If you were going to compose a theme song for the already-sputtering gubernatorial campaign of Arapahoe County District Attorney George Brauchler, you would probably start with a sad trombone (wah-wah-wahhhh) accompanied with the sound of air escaping from a deflated balloon. For vocal accompaniment, hiring the teacher from Charlie Brown would be ideal.
As Ernest Luning reports for the publication formerly known as the Colorado Statesman, Brauchler announced his Q2 fundraising numbers on Monday without enough practical spin to generate any momentum whatsoever:
Republican gubernatorial candidate George Brauchler raised $190,696 in the just-completed fundraising quarter — nearly all of it from Colorado residents and with donors in all 64 of the counties, his campaign said Monday.
Brauchler received contributions from 673 donors, with just over 95 percent of them from Colorado. After spending $46,731, he ended June with $143,966 cash on hand…
…His primary rivals include Douglas County entrepreneur and former state lawmaker Victor Mitchell, who launched his campaign by writing himself a $3 million check, and former investment banker and Mitt Romney nephew Doug Robinson. On top of the millions he loaned his campaign, Mitchell raised $13,098 in the quarter that ended in June. Robinson reported raising $207,532 and loaned himself $57,022 in the same period.
Brauchler was always going to have trouble competing with the self-funded campaigns of Victor Mitchell and Mitt Romney’s Nephew, both of whom seem able and willing to bankroll their own gubernatorial bids. State Treasurer Walker Stapleton, a proven fundraiser, should join the gubernatorial field later this summer, and Attorney General Cynthia Coffman is likely to enter the fray as well. If Brauchler couldn’t even raise $200k when he was the only somewhat-known name in the field, then there is little chance he will be able to ramp up the money machine when he is competing for donations with Stapleton and Coffman.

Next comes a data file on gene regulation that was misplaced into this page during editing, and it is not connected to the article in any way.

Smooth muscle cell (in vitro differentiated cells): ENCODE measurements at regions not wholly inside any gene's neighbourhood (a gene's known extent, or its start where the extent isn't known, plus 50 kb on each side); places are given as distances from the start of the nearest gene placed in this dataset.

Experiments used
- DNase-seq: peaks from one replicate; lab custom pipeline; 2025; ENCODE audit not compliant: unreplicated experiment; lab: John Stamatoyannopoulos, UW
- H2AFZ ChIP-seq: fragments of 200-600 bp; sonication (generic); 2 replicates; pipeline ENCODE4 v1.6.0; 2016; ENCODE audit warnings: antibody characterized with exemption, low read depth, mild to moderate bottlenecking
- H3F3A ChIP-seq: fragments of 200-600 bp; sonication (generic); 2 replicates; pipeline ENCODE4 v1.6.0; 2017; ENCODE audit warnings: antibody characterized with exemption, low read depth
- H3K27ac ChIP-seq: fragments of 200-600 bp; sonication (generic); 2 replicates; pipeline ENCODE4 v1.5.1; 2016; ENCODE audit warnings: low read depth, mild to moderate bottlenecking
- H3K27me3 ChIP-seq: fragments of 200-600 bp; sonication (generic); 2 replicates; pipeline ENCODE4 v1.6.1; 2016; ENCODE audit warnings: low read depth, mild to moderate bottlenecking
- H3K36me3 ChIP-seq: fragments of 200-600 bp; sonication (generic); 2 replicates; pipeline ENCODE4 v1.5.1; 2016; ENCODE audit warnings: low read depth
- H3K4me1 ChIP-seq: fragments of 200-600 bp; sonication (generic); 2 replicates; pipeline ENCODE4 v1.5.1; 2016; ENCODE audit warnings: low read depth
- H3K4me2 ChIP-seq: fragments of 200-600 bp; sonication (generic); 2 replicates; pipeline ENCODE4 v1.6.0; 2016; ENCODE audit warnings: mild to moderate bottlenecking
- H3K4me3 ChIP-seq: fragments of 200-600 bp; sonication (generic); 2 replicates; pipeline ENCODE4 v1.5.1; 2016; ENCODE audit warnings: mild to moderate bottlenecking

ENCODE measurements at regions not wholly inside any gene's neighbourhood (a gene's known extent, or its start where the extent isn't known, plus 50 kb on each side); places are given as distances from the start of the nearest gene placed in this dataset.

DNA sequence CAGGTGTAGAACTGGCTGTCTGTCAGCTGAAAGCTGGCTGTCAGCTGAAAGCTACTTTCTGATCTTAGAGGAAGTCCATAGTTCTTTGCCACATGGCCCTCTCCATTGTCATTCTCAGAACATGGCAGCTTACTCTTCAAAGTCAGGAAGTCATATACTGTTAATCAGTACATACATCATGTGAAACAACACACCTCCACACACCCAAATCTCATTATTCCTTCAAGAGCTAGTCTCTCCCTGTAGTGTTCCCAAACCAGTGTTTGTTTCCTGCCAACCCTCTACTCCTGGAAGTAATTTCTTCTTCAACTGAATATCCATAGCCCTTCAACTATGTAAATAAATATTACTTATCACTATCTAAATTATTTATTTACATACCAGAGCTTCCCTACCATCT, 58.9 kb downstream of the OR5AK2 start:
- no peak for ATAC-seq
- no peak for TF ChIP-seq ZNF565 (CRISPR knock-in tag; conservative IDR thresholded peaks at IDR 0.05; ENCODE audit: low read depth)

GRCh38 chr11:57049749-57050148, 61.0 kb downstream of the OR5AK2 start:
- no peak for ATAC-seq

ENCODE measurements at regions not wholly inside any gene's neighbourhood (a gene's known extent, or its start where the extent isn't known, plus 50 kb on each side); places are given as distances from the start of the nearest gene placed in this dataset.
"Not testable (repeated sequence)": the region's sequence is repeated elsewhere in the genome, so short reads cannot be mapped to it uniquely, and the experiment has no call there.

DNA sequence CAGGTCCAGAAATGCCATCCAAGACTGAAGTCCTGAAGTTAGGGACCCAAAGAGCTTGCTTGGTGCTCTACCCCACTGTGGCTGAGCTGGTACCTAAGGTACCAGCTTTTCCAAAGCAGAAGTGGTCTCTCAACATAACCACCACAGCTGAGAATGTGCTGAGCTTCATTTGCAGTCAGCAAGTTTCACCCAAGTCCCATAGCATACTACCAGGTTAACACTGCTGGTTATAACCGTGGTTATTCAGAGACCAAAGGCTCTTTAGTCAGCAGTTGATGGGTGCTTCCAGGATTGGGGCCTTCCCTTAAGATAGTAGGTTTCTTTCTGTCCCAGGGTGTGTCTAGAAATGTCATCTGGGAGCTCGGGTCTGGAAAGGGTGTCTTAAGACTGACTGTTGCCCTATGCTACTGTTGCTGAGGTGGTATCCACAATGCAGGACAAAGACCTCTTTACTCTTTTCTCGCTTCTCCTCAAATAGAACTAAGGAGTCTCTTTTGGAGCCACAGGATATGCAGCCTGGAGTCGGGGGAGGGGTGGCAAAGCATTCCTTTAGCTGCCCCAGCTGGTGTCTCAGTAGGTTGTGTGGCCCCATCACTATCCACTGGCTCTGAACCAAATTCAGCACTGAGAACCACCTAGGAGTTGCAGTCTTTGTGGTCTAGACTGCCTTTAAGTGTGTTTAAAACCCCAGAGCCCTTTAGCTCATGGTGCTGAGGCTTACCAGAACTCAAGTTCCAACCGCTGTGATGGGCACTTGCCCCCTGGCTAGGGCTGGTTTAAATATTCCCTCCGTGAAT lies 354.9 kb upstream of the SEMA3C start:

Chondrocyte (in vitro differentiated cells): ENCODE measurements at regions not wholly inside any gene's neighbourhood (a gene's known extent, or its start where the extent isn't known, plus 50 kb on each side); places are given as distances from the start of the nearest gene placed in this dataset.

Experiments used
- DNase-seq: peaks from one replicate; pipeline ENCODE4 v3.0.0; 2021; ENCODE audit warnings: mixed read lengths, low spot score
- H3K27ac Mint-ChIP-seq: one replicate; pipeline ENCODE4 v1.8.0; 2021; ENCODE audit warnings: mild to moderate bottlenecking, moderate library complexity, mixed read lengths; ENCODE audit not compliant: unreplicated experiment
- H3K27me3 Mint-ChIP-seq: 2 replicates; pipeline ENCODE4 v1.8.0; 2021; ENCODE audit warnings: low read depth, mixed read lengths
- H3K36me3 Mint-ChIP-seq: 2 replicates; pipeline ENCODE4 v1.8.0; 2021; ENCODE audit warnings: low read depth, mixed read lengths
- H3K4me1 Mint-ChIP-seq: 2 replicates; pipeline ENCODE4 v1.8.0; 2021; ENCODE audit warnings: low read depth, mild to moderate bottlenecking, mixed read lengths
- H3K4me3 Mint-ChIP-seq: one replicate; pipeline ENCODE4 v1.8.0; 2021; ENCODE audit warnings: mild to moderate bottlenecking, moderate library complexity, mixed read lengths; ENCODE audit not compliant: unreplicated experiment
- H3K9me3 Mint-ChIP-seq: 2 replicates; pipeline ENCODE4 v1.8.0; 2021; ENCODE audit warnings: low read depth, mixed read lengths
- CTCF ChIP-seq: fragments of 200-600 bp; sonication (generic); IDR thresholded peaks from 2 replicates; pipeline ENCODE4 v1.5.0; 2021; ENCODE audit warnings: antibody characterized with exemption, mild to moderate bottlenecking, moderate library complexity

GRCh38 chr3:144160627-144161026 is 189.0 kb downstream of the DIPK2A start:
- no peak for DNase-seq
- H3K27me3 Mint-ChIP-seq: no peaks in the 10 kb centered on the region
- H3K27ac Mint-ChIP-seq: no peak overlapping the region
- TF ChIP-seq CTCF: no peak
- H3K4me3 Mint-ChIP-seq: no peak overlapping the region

Brauchler doesn’t need to be the top fundraiser on the Republican side, but he needs a minimal amount of dough just to keep the lights on in a statewide campaign. Brauchler ended June with $143,966 in the bank; that’s enough to keep the doors open for another quarter, but there’s not much money left over for important things like advertising and voter outreach. This is dangerous territory for a statewide candidate.
While money isn’t everything in politics, timing certainly is. Two years ago, Republicans thought Brauchler might be their next big thing as a candidate for U.S. Senate. Brauchler passed on that race and focused his sights on running for governor, but whatever gravitas he may have had in September 2015 seems not to have followed him into 2017.